Mapping uncertainty with Simon Wardley
As he prepares to head Down Under for The Deep Dive on 26-27 March 2019, AgileTODAY spoke with Simon Wardley about how mapping assists in guiding contemporary organisational strategy.
Simon, it was wonderful having you in Australia for last year’s AgileAus Conference. We can’t wait to welcome you back for The Deep Dive in just a couple of weeks, where you’ll join Dave Snowden in discussing how organisations and their leaders can deal with uncertainty.
I’m intrigued by a recent quote from your blog: “a map is the fastest way I know of bringing me up to speed of a complex and complicated environment. It’s also the fastest way of discovering just how little I know.” Can you tell us a bit more about how maps can help leaders identify and fill in their knowledge gaps?
Mapping is a method of getting people to describe their assumptions around a space in a visual way that others can then add to and challenge. It forces people to think about who the users are (whether customer, regulators, staff or the business), what their needs are, what components are required and how we should treat those components. Despite this all sounding like bread and butter for a business, it’s surprisingly common for companies not to understand these basics.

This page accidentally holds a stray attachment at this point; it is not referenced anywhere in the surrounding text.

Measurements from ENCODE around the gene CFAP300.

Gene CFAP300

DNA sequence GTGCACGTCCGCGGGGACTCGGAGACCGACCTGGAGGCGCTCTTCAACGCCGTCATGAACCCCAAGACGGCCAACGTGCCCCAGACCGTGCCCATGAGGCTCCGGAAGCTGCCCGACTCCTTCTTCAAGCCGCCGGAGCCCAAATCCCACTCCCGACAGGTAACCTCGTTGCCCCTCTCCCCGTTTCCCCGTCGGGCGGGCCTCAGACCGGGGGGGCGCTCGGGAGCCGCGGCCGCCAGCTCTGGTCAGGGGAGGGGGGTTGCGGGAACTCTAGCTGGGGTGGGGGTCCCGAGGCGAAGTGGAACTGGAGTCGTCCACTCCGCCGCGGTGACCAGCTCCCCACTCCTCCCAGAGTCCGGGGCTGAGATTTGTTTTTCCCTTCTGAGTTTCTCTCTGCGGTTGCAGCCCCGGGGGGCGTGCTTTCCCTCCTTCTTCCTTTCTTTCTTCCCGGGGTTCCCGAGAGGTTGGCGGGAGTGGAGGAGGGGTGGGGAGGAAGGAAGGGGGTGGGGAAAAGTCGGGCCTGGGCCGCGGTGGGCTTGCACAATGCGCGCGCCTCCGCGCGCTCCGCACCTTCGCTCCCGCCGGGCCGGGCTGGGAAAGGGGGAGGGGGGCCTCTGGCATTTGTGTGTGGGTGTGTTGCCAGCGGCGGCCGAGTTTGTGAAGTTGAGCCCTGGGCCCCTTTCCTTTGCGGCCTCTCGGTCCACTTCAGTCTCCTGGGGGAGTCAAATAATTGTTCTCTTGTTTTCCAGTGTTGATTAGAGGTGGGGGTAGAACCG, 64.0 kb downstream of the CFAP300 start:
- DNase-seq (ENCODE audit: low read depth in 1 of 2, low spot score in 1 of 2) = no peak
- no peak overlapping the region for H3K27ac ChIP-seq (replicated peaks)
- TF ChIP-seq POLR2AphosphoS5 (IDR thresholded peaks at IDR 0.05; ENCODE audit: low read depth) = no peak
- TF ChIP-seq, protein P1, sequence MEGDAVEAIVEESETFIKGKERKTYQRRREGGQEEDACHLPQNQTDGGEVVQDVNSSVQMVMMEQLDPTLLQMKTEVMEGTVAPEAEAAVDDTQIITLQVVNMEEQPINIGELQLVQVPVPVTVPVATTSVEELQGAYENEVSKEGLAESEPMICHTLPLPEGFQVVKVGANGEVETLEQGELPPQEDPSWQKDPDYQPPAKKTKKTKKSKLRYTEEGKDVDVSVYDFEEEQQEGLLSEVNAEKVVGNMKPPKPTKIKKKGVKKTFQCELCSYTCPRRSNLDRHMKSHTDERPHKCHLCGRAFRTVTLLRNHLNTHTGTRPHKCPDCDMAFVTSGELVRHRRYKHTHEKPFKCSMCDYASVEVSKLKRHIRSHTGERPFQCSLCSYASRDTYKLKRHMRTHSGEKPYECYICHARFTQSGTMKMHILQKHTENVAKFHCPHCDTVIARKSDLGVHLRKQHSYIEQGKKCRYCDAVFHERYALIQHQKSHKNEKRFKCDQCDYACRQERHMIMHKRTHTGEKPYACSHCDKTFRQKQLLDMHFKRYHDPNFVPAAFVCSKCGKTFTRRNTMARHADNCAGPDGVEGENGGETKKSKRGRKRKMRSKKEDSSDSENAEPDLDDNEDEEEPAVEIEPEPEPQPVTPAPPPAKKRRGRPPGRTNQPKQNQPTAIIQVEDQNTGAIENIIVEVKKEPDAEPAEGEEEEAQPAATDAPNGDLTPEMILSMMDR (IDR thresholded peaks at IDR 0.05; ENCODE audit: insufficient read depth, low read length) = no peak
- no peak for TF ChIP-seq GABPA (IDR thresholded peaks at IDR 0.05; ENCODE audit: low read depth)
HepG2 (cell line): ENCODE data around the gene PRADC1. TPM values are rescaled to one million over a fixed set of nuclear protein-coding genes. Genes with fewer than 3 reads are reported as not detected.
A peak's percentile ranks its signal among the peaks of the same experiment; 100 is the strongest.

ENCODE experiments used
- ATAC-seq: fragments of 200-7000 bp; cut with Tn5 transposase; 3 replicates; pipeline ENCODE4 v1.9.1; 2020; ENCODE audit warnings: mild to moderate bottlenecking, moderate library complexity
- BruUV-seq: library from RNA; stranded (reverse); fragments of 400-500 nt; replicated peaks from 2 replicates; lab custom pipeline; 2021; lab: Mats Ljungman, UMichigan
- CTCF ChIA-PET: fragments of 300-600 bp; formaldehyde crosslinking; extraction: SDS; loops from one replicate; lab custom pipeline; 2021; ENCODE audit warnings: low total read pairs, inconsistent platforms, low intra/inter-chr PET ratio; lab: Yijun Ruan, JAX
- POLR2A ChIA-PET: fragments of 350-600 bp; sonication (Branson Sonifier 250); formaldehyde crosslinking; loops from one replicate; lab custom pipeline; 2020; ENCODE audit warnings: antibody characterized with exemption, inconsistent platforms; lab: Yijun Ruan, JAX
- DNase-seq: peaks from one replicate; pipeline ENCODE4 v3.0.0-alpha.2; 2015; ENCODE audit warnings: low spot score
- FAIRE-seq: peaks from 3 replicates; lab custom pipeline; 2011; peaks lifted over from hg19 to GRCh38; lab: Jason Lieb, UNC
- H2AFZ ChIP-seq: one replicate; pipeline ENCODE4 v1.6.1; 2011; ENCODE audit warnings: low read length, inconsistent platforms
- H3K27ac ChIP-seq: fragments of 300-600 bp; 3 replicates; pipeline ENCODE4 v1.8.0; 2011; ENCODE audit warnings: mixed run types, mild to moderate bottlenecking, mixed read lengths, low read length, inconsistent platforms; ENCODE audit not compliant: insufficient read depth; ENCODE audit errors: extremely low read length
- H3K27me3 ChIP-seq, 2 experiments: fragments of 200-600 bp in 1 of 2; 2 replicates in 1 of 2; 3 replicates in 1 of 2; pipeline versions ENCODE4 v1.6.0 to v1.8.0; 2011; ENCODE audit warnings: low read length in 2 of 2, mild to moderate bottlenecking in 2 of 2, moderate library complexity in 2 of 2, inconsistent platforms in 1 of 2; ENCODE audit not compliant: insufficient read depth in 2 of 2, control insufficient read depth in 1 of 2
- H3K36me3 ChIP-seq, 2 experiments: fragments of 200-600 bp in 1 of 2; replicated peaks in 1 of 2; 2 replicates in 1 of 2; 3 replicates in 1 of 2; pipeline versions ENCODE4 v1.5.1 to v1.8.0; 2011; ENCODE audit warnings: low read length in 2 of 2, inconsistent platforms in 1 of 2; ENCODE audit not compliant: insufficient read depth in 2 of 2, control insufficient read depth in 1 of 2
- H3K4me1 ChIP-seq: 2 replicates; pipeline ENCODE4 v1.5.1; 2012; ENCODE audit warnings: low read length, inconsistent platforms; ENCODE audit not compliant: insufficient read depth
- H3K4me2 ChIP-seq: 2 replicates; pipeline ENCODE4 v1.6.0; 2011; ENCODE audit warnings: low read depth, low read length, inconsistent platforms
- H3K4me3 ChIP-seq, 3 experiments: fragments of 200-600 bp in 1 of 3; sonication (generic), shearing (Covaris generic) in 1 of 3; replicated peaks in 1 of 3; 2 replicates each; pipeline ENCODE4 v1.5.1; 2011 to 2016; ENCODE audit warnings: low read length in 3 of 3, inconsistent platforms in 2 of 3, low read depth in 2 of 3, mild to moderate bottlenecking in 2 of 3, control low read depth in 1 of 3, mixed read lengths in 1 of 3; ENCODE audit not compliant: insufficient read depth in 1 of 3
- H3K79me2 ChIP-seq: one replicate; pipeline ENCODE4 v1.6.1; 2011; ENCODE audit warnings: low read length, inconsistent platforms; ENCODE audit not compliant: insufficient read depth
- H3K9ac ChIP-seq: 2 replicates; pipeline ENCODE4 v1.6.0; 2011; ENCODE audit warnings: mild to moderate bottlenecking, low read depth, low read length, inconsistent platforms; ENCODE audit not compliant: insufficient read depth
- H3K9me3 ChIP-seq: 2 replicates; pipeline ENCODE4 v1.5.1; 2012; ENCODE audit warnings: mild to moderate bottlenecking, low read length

As you prepare for your trip Down Under, I’m interested as to whether you think Australian companies have to deal with any unique sources of uncertainty or disruption.
It’s not just companies that are in competition but nation states. I’ve done quite a bit of work on China vs US, for example, as well as on the level of gameplay between nations. Hence, it’s unavoidable that there will be specific issues in certain nations. However, though I’ve taught people within the Australian Government how to map, I’ve not been personally involved… So yes, there will be unique sources of uncertainty and disruption but no, I’m not knowledgeable enough to say what they are.
Broadly speaking, where do you think organisations need to improve when creating and implementing strategy?
Strategy in the majority of organisations is little more than meme copying, gut feel and magic frameworks. It’s quite rare to find an organisation which has a systematic mechanism of learning, communication and challenge. So, to the question of where I think organisations need to improve with strategy: my answer is simply it would be useful if they actually had one, rather than a meaningless jumble of words.
The real question, however, should be whether it matters. Alas, it is perfectly fine to be hopeless at strategy, as long as all your competitors are.
Much of your work focuses on how mapping improves situational awareness within organisations. Why is it so important for companies to have a solid situational awareness, and which organisations would you point to as exemplars in this field?
Situational awareness is rarely uniform across an organisation and there are several, mostly homegrown methods for understanding a competitive landscape. It’s for this reason that you find pockets of mapping across Silicon Valley and Governments rather than entire organisations using mapping.